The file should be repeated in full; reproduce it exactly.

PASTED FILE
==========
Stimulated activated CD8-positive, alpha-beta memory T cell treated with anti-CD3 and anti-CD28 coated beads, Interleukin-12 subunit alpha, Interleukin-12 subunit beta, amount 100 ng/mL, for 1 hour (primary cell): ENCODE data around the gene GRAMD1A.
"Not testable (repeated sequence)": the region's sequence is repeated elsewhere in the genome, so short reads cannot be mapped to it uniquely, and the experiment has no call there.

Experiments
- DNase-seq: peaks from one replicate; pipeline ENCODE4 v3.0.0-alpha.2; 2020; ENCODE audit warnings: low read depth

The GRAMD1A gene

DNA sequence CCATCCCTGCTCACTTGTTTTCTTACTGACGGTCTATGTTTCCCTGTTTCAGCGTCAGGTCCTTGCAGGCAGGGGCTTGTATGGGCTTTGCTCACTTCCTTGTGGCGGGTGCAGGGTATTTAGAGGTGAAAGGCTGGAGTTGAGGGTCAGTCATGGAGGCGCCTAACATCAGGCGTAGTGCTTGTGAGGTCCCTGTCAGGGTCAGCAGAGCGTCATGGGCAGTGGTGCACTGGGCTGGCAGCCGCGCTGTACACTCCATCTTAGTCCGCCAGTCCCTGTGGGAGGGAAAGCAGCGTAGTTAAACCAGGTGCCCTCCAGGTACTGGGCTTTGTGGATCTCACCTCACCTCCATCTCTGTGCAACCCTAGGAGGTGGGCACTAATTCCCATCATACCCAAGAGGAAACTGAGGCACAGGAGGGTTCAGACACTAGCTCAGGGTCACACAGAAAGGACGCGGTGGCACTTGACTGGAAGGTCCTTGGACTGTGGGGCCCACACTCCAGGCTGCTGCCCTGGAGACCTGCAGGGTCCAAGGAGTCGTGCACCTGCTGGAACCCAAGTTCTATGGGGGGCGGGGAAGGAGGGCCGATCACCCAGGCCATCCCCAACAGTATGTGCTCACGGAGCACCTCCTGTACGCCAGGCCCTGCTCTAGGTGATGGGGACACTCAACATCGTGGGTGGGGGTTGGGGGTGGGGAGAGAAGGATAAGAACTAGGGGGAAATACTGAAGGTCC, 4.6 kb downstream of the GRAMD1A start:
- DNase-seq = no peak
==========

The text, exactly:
Stimulated activated CD8-positive, alpha-beta memory T cell treated with anti-CD3 and anti-CD28 coated beads, Interleukin-12 subunit alpha, Interleukin-12 subunit beta, amount 100 ng/mL, for 1 hour (primary cell): ENCODE data around the gene GRAMD1A.
"Not testable (repeated sequence)": the region's sequence is repeated elsewhere in the genome, so short reads cannot be mapped to it uniquely, and the experiment has no call there.

Experiments
- DNase-seq: peaks from one replicate; pipeline ENCODE4 v3.0.0-alpha.2; 2020; ENCODE audit warnings: low read depth

The GRAMD1A gene

DNA sequence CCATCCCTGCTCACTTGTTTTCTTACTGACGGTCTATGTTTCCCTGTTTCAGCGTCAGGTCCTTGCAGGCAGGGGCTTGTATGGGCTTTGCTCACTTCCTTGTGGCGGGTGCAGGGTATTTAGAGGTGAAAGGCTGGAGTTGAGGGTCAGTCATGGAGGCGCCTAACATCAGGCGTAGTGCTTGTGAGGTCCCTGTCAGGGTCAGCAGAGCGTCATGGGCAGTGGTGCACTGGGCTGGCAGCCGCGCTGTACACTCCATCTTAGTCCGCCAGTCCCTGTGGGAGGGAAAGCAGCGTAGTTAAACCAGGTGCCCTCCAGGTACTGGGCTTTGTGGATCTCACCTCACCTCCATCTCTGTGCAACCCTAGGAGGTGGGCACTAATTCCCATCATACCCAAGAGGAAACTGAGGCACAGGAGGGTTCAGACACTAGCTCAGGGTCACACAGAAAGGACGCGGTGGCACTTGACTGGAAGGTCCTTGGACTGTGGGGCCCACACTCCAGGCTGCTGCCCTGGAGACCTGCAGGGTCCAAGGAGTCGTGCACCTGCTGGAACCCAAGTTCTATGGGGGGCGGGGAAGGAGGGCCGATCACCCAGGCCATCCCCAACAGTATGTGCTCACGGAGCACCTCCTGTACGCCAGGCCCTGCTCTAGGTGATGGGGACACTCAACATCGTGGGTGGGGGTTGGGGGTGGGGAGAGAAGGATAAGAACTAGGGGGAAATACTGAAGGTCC, 4.6 kb downstream of the GRAMD1A start:
- DNase-seq = no peak